Prof. Richard Malley is the Kenneth Macintosh Professor of Pediatric Infectious Diseases at Boston Children’s Hospital and a Professor of Medicine at Harvard Medical School, where he has been an active clinician-scientist, mentor, and educator for over 20 years.
Some of his early work helped to identify clinical algorithms to predict bacterial meningitis. Later and ever since, the bulk of his work has been in the laboratory. Some of his early reseearch defined innate immune interactions of pneumococcal components such as pneumolysin with Toll-like receptor 4 and the Type 1 pilus with Toll-like receptor 2. His work with Porter Anderson and others on the immune response to a killed, unencapsulated, adjuvanted whole cell vaccine in animal models led him to discover the pivotal role of tissue-resident, CD4+ Th17 cells in immunity to pneumococcal colonization and later to staphylococcal skin and soft-tissue infections. His lab demonstrated how these Th17 cells work in a way complementary to humoral immunity: they work even in the absence of antibodies, but depend on complement and on the recruitment of neutrophils to kill bacteria, and they shorten the duration of carriage rather than preventing its establishment. The whole-cell vaccine has been studied and continues to be studied in clinical trials. He is also the inventor of a new vaccine technology, called the Multiple Antigen Presenting System (MAPS), which he applied to several pathogens, including pneumococcus, Staphylococcus aureus, Group B Streptococcus, Salmonella/Shigella, and Mycobacterium tuberculosis. He co-founded a vaccine company, Affinivax, which was recently acquired by GlaxoSmithKline (GSK). He is a named inventor on 20 patent families that total 188 patents worldwide. His innovative approaches, combining molecular microbiology, immunology, animal models, and clinical trials, have provided a novel strategy to develop vaccines for diseases of both the developed and developing world. The latter is an essential part of Prof. Malley’s efforts, which have always been directed toward finding ways to make vaccines that can protect children around the world.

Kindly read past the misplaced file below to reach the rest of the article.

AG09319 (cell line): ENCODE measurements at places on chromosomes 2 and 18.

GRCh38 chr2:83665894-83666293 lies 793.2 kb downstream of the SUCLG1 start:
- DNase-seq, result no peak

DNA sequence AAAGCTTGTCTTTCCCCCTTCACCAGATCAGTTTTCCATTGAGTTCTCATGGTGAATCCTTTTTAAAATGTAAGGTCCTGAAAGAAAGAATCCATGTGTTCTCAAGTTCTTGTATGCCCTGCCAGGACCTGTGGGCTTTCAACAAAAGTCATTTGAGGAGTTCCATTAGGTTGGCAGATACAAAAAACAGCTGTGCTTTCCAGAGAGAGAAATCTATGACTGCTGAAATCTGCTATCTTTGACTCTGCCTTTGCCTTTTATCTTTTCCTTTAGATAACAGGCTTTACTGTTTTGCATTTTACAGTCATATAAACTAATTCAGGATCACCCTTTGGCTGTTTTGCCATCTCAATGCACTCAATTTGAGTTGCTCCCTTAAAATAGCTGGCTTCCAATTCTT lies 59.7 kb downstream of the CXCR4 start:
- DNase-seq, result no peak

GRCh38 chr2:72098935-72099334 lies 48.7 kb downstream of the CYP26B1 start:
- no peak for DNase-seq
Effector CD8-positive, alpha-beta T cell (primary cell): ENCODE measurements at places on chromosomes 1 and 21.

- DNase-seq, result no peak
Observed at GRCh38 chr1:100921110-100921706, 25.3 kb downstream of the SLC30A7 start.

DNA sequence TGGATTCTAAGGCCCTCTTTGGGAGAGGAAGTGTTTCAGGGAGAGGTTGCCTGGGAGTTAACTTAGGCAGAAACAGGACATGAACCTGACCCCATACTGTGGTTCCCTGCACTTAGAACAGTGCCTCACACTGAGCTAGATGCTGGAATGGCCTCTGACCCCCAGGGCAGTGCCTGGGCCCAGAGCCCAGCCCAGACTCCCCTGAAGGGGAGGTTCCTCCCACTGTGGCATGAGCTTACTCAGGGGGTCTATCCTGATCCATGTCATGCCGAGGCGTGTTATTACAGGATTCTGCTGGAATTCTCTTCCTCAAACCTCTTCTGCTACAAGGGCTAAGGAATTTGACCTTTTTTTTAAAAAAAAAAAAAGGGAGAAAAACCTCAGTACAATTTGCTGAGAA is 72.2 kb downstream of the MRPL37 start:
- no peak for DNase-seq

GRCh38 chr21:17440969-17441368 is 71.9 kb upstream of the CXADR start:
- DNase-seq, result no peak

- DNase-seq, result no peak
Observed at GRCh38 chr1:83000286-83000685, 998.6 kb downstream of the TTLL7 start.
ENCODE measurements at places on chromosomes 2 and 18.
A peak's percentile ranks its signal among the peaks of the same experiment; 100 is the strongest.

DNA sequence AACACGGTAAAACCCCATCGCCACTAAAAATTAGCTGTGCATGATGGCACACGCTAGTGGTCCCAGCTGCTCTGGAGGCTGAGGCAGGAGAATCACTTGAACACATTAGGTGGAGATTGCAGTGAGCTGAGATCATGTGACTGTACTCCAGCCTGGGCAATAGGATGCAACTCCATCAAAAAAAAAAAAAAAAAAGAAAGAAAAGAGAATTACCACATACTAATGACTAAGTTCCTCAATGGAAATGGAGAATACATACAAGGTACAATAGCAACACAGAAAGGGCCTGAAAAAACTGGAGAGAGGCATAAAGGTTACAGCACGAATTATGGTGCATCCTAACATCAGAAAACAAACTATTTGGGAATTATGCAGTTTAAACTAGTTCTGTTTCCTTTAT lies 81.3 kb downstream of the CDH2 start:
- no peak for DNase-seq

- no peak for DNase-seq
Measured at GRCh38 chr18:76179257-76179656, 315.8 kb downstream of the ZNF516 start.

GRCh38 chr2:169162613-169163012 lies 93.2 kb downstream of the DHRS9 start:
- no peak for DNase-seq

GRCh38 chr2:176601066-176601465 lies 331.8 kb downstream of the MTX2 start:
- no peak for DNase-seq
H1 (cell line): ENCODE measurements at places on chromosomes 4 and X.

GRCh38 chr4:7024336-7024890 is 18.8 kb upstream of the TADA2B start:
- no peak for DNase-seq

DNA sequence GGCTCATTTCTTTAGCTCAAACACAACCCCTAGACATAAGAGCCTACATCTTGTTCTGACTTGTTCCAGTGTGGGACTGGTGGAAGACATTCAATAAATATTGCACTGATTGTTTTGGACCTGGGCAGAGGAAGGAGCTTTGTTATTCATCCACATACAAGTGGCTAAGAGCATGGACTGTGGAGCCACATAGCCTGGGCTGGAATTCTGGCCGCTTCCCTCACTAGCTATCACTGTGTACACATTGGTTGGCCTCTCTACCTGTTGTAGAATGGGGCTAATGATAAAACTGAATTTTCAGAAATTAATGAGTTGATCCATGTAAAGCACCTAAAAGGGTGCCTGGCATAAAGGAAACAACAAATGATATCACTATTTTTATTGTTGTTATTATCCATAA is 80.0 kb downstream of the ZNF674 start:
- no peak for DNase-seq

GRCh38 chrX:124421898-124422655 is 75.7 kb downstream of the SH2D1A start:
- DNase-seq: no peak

He has also mentored a generation of investigators in microbiology, pediatric infectious diseases, and vaccinology. One of his many collaborators, Marc Lipsitch, who regrets very much missing this ISPPD, writes: “Talking science and dreaming up experiments with Rick is a joy, and it’s inspiring to watch him work to develop products that can improve the health of children everywhere, regardless of their circumstances. Rick is someone who’s really found a path to doing work that is intellectually stimulating, fun, and good for the world.”